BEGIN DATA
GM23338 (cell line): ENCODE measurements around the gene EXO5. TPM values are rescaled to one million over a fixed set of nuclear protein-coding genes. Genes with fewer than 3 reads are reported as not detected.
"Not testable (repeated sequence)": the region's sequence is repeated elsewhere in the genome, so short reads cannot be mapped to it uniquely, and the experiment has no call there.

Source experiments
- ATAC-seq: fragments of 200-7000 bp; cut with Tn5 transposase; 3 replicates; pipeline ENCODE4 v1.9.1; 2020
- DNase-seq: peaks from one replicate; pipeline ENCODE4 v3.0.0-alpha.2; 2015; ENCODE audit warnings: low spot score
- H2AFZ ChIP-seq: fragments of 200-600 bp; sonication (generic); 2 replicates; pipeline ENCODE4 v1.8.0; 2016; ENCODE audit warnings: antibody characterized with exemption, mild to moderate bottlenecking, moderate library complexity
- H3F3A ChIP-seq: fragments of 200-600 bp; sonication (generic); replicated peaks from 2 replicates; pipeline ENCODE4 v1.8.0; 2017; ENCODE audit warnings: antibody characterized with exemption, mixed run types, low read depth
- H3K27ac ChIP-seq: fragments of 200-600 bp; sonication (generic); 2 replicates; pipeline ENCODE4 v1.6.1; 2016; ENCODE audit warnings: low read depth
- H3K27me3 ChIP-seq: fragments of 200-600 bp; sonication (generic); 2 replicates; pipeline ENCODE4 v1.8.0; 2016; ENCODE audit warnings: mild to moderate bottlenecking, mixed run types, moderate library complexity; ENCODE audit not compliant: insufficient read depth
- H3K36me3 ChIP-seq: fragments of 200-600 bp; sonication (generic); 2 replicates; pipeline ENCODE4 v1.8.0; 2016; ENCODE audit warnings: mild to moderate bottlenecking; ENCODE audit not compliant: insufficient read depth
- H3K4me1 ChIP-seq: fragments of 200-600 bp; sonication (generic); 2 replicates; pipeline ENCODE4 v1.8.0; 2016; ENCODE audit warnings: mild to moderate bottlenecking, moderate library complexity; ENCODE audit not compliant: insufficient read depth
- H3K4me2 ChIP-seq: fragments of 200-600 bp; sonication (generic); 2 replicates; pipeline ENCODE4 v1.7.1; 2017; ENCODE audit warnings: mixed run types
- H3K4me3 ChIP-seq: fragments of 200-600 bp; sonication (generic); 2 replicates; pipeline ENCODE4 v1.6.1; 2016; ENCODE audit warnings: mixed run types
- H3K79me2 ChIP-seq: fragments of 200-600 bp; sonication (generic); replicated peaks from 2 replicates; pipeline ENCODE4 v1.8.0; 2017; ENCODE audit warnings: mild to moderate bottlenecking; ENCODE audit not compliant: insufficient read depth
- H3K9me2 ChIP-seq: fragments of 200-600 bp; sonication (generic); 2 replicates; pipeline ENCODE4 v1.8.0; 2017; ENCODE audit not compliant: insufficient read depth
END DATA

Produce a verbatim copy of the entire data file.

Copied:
GM23338 (cell line): ENCODE measurements around the gene EXO5. TPM values are rescaled to one million over a fixed set of nuclear protein-coding genes. Genes with fewer than 3 reads are reported as not detected.
"Not testable (repeated sequence)": the region's sequence is repeated elsewhere in the genome, so short reads cannot be mapped to it uniquely, and the experiment has no call there.

Source experiments
- ATAC-seq: fragments of 200-7000 bp; cut with Tn5 transposase; 3 replicates; pipeline ENCODE4 v1.9.1; 2020
- DNase-seq: peaks from one replicate; pipeline ENCODE4 v3.0.0-alpha.2; 2015; ENCODE audit warnings: low spot score
- H2AFZ ChIP-seq: fragments of 200-600 bp; sonication (generic); 2 replicates; pipeline ENCODE4 v1.8.0; 2016; ENCODE audit warnings: antibody characterized with exemption, mild to moderate bottlenecking, moderate library complexity
- H3F3A ChIP-seq: fragments of 200-600 bp; sonication (generic); replicated peaks from 2 replicates; pipeline ENCODE4 v1.8.0; 2017; ENCODE audit warnings: antibody characterized with exemption, mixed run types, low read depth
- H3K27ac ChIP-seq: fragments of 200-600 bp; sonication (generic); 2 replicates; pipeline ENCODE4 v1.6.1; 2016; ENCODE audit warnings: low read depth
- H3K27me3 ChIP-seq: fragments of 200-600 bp; sonication (generic); 2 replicates; pipeline ENCODE4 v1.8.0; 2016; ENCODE audit warnings: mild to moderate bottlenecking, mixed run types, moderate library complexity; ENCODE audit not compliant: insufficient read depth
- H3K36me3 ChIP-seq: fragments of 200-600 bp; sonication (generic); 2 replicates; pipeline ENCODE4 v1.8.0; 2016; ENCODE audit warnings: mild to moderate bottlenecking; ENCODE audit not compliant: insufficient read depth
- H3K4me1 ChIP-seq: fragments of 200-600 bp; sonication (generic); 2 replicates; pipeline ENCODE4 v1.8.0; 2016; ENCODE audit warnings: mild to moderate bottlenecking, moderate library complexity; ENCODE audit not compliant: insufficient read depth
- H3K4me2 ChIP-seq: fragments of 200-600 bp; sonication (generic); 2 replicates; pipeline ENCODE4 v1.7.1; 2017; ENCODE audit warnings: mixed run types
- H3K4me3 ChIP-seq: fragments of 200-600 bp; sonication (generic); 2 replicates; pipeline ENCODE4 v1.6.1; 2016; ENCODE audit warnings: mixed run types
- H3K79me2 ChIP-seq: fragments of 200-600 bp; sonication (generic); replicated peaks from 2 replicates; pipeline ENCODE4 v1.8.0; 2017; ENCODE audit warnings: mild to moderate bottlenecking; ENCODE audit not compliant: insufficient read depth
- H3K9me2 ChIP-seq: fragments of 200-600 bp; sonication (generic); 2 replicates; pipeline ENCODE4 v1.8.0; 2017; ENCODE audit not compliant: insufficient read depth